Bihar Brief 2015

Dr. Anamika Tandon

I have known Lucy Mathen for nearly 15 years. In 2000, when she started Second Sight, she asked me if I would be willing to go with her to do children's eye work in India, I said a straight no! I was just not ready and knew that my knowledge and skills were both inadequate. And then earlier this year, when she asked me again, my response was just the opposite: I jumped at the opportunity. Well, without going into the details of this change of heart (or rather change of mind:-), I can say that it has been an absolute privilege to have visited Bihar as part of the SS team.

I first went in May this year and visited three SS partner hospital sites. Besides seeing lots of children with a variety of eye conditions, I operated on two children who had been blind due to cataracts in both eyes at Laxman Eye Hospital in Muzaffarpur. These were the first paediatric cases ever carried out at the LEH. The entire team felt triumphant when, the following day both children were able to see after years in darkness. When I returned in December the outreach team had brought in 4 more children with bilateral cataracts. One of the best moments was to operate on the second eye of a child whose first eye I had operated on in May! I am also full of praise for Dr Choudhry, the anaesthetist without whose help these operations couldn't have taken place. He simply accepted the challenge of this first time procedure at LEH and delivered wonderfully.

In Bihar there are now several government recognised optometry courses churning out graduates every year. But we found that they are not been being taught to accurately assess the vision of babies or children or to refract them. With uncorrected refractive errors being the commonest reason for blindness amongst the paediatric population in the developing world, this was a glaring gap in training. Imagine the children with uncorrected refractive errors who simply lived in a world with blurred/ foggy vision just because they didn't have the simple solution of wearing glasses to focus clearly. So an added emphasis this time was to train the optometrists in this essential skill. 3 qualified optometrists at LEH received intensive training and practice over 3 days by Rowena McNamara, a visiting UK Orthoptist and myself. I also trained ophthalmic assistants at another hospital in Northern Bihar.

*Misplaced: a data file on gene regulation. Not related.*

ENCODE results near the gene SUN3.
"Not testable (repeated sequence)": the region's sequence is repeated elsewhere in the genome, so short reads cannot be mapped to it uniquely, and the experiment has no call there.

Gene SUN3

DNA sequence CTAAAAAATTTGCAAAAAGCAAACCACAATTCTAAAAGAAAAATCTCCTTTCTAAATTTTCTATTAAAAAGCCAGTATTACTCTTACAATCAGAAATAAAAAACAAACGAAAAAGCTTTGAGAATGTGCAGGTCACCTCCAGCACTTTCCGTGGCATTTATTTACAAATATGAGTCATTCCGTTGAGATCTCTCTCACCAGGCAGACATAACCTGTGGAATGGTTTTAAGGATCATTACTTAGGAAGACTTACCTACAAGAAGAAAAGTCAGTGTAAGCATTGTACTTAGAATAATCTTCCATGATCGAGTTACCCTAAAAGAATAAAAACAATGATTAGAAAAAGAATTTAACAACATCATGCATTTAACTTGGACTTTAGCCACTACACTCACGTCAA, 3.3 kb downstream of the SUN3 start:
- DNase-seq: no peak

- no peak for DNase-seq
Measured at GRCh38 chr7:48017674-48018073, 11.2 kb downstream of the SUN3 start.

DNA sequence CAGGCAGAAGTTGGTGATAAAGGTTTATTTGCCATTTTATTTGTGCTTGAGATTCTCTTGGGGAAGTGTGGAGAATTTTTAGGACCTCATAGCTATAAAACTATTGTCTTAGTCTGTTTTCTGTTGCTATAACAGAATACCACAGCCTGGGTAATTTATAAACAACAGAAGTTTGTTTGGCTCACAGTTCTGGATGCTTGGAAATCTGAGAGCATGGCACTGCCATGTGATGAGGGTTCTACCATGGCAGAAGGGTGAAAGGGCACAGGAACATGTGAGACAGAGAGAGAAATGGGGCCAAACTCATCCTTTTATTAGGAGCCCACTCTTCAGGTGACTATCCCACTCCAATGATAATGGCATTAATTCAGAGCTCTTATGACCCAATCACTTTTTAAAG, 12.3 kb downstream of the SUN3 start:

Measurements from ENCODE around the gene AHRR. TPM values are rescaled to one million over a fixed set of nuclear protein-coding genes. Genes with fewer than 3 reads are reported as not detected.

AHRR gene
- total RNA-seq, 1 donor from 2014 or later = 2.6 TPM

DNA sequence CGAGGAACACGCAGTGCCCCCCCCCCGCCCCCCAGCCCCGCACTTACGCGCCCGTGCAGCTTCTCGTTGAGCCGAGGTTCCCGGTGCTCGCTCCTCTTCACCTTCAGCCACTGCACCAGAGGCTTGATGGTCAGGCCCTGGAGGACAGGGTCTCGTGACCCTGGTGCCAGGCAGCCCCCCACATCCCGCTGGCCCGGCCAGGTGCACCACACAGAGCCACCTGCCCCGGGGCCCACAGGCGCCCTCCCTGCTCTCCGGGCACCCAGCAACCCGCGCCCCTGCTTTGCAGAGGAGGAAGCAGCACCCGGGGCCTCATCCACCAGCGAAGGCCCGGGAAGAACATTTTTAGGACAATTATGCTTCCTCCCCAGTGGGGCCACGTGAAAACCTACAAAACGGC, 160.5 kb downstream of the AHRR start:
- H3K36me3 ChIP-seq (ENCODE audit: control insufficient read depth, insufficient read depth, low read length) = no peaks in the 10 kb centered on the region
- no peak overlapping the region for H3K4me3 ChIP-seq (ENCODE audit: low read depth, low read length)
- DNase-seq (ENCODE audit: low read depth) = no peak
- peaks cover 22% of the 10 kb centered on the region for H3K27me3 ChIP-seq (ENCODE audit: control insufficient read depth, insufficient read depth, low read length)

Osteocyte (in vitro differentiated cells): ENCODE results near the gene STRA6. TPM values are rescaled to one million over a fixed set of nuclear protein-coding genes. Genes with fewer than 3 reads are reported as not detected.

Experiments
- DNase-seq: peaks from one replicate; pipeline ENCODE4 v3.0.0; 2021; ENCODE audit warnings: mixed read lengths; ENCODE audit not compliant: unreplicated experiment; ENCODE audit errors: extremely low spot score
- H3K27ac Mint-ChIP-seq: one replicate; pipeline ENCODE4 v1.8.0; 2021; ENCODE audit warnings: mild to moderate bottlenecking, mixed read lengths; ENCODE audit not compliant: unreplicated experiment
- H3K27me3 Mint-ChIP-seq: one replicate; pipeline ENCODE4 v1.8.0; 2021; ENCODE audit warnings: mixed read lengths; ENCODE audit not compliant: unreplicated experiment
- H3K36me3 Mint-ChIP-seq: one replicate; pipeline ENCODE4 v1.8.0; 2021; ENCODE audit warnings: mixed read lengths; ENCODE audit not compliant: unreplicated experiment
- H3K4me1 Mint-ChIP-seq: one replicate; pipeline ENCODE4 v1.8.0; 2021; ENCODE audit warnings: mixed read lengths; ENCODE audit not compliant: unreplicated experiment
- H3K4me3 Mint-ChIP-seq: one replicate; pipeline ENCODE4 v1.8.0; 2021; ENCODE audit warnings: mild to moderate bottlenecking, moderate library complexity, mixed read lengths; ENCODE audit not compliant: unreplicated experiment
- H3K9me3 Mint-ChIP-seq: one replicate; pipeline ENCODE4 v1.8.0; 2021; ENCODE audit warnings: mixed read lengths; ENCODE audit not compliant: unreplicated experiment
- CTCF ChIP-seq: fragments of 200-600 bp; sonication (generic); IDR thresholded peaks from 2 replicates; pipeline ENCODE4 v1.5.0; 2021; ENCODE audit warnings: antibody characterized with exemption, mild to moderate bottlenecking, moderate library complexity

On both these occasions, we went with the local outreach teams to the villages. The purpose was to screen children for cataracts but what we found to our surprise was the sheer number of children, mostly under 5s who had obvious eye signs and symptoms of Vitamin A deficiency including night blindness. I also saw several small children with irretrievable vision loss due to severe vitamin A deficiency and malnutrition. This is a genuine tragedy of gigantic proportions that is easily preventable. We are told that there are several programs in Bihar run by both government and non-government agencies to tackle this serious condition; some ophthalmologists even claim that vitamin a blindness is no longer a major problem because of these schemes .All I can say is that we come across it all the time in Bihar. We gave Vitamin A to the children in these villages there and then and spent a huge amount of time talking to parents. It was simply great to see their receptiveness and the intensity of their listening and their ability to absorb the message. The proof was that they all came back for the second day dose of Vitamin A.

What have I learnt from my Second Sight experience? That it is a bit of a myth that the poor and uneducated don't access treatment through ignorance. If we the clinicians take the time to go to the community and give them a clear message about their children's health, a programme will succeed. Time and again, I have been thrilled to see this on my Second Sight trips.

Dr. Anamika Tandon